Siegbert Hummel (b. 1908 Vogtland) is a scholar, who has, for more than 40 years, contributed much towards an interdisciplinary approach in Tibetan studies. Having obtained his Abitur from Konig-Albert-Gymnasium in Leipzig in 1932, he studied theology, philosophy, psychology and the history of art at the universities of Tubingen, Rostock, Leipzig and M�nchen in the years 1932 to 1938. From 1938 to 1947 he worked in Leipzig and Dresden as minister in the Evangelical church while at the same time studying Chinese, Japanese, Tibetan and Mongolian with various teachers in Leipzig, as well as ethnology and Egyptology. In 1948 he obtained his doctorate (in Sinology) at the University of Leipzig. In 1947 he was appointed at the Ethnographic Museum of Leipzig, first as curator of the Asian department, from 1949 as director of the museum. In the 1955 he became minister to the country parish of Plohn in Vogtland, a position which he held until his retirement. His scholarly output is to be found in over 201 articles, 175 reviews and over eight books.
Lucy Kennedy is a graduate architect from Australia who spent some time in Dharamsala as a volunteer in the Tibetan Architecture Documentation Centre (TADC) in the LTWA. She is presently working in Kathmandu with a Nepali/Tibetan architect enjoying further explorations into the architecture of the Himalayan region.
Sangye Tandar Naga is the head of the Department of Language & Literature and the editor of the newly introduced science journal in Tibetan, Bod kyi tshan rig dus deb, Library of Tibetan Works & Archives, Dharamsala.
Angela Sumegi, MA, is a sessional lecturer in Buddhism and other world religions for the College of the Humanities at Carleton University, Ottawa, Canada. Her current doctoral research focuses on the relationship between Buddhism and Shamanism as expressed in the Tibetan Buddhist approach to dreams and dreaming. She is a Buddhist practitioner in the Palyul Nyingma tradition and is a founding member of the Palyul Namdroling Foundation Canada, a registered charity that supports the children in HH Pema Norbu Rinpoche's monastery in South India, and the Buddha-Dharma in Canada.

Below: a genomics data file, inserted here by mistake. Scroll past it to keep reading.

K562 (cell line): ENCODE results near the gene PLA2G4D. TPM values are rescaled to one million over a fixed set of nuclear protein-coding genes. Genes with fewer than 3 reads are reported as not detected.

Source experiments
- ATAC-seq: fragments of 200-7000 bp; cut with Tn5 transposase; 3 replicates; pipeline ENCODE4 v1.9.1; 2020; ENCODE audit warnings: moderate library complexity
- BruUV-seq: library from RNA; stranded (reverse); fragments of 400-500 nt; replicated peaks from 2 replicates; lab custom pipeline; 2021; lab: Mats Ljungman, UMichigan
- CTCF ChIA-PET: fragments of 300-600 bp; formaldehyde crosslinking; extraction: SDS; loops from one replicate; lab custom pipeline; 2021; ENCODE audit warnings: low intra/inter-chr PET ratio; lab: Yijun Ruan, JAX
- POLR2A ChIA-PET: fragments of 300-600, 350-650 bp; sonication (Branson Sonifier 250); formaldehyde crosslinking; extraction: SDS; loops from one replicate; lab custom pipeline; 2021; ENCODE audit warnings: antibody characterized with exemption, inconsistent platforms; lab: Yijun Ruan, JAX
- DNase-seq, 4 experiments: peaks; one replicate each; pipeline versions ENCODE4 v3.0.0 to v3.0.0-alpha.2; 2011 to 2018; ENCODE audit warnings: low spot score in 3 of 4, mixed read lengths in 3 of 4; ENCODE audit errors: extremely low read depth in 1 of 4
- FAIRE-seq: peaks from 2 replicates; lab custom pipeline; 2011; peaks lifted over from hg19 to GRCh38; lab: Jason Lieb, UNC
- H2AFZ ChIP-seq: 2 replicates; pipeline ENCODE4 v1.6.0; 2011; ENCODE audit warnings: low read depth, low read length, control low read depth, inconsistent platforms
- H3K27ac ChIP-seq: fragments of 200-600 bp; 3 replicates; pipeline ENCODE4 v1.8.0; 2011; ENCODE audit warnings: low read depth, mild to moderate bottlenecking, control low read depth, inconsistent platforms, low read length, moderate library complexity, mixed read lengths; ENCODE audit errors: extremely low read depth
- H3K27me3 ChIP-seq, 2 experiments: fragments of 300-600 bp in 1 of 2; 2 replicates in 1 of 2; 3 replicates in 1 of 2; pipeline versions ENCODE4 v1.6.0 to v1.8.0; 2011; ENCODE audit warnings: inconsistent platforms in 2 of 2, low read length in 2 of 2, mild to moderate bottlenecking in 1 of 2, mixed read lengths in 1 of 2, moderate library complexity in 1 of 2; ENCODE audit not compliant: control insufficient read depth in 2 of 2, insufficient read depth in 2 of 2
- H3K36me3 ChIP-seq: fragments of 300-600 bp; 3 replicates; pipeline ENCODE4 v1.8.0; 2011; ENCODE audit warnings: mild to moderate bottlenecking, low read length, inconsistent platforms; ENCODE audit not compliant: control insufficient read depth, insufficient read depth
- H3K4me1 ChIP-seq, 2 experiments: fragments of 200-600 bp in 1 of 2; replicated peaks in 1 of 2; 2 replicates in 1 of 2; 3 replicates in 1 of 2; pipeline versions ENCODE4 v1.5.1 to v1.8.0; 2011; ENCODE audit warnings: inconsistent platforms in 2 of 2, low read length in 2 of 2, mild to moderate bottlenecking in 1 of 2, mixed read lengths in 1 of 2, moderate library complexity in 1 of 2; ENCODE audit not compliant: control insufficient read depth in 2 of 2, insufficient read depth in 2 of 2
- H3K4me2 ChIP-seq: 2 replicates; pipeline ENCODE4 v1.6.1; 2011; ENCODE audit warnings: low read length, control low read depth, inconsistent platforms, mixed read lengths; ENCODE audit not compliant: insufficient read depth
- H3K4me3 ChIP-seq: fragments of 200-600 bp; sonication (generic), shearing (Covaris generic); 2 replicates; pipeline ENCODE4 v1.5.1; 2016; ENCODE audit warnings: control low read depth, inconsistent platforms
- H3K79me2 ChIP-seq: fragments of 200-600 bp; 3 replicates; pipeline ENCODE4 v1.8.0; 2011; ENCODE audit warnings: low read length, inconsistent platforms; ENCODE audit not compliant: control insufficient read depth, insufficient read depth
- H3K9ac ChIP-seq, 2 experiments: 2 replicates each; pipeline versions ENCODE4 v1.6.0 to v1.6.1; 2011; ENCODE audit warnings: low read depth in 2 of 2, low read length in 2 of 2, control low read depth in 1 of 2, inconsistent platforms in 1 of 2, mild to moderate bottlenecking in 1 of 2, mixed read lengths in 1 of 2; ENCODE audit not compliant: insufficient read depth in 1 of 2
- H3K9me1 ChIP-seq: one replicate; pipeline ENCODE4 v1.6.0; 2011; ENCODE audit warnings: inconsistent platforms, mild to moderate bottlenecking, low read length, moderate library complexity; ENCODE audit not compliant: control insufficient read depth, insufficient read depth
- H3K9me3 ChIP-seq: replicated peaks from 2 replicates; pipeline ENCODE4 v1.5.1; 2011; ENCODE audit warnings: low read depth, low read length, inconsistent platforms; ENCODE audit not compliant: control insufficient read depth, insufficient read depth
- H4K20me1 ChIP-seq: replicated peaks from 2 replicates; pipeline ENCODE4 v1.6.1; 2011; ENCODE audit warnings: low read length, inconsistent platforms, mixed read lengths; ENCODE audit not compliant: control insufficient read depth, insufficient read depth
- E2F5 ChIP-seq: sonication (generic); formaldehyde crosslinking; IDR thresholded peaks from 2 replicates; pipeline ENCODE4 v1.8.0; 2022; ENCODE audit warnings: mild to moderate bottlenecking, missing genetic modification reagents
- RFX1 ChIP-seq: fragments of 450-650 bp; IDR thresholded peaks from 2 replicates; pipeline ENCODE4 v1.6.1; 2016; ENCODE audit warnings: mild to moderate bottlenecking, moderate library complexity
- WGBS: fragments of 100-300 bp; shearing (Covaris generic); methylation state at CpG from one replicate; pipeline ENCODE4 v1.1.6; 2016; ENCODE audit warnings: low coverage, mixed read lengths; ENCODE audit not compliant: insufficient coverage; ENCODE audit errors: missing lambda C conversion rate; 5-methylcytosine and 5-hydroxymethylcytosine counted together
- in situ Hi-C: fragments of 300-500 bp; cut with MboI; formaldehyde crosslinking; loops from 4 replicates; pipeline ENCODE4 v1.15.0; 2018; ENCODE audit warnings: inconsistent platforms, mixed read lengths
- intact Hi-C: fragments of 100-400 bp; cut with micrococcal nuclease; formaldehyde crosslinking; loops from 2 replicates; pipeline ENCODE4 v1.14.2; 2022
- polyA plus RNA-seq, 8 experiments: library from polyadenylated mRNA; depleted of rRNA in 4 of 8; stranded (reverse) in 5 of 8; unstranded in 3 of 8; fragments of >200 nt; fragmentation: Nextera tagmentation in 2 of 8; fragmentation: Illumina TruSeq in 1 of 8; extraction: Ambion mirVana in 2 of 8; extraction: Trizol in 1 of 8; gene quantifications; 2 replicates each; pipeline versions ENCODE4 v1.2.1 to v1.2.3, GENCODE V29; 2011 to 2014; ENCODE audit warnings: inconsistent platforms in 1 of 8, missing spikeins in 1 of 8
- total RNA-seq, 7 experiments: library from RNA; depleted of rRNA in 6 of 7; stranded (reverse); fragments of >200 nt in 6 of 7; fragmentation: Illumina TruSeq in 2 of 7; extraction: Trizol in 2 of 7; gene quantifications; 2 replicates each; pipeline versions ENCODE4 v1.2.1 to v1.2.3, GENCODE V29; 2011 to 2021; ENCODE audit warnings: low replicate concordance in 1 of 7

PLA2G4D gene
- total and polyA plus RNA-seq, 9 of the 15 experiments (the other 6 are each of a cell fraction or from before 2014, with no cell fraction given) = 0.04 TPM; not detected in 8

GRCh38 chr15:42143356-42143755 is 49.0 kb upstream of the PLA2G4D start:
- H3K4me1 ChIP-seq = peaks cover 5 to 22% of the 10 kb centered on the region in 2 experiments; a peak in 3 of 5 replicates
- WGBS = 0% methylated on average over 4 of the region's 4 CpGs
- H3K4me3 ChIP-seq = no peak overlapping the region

Tsering Thondup studied Tibetan medicine at Men-tsee-khang College for three consecutive years. He is now a research assistant at Tibetan Herbal Clinic and Research Center (THCRC), Sidhbari (Dharamsala, H.P.). He is currently engaged in co-authoring a medical book on "Diagnosis" with Dr. Namgyal Qusar and writing a critical, comparative study on Tibetan and Western medicine at the center.
Riika Virtanen has been studying Tibetan language and culture at the LTWA, Dharamsala, since 1990. She takes special interest in Tibetan literature and poetry and has translated into English a collection of stories by modern Tibetan writers (forthcoming from LTWA).
Guido Vogliotti graduated in English at the University of Turin (1977). He subsequently studied Tibetan with Dr. E. Lo Bue and moved to Munich in 1986, where he started to collect the works of Siegbert Hummel and then to translate them into English. In addition to the collection of translations previously published in this journal in its special issue on Hummel's works (Vol.22, No.4), he has completed the translation of Hummel's books, Mythologisches aus Eurasien im Ge-sar-Heldenepos der Tibeter (LTWA, 1998) and Zhang-zhung (LTWA, 2000).
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Webber Philip McEldowney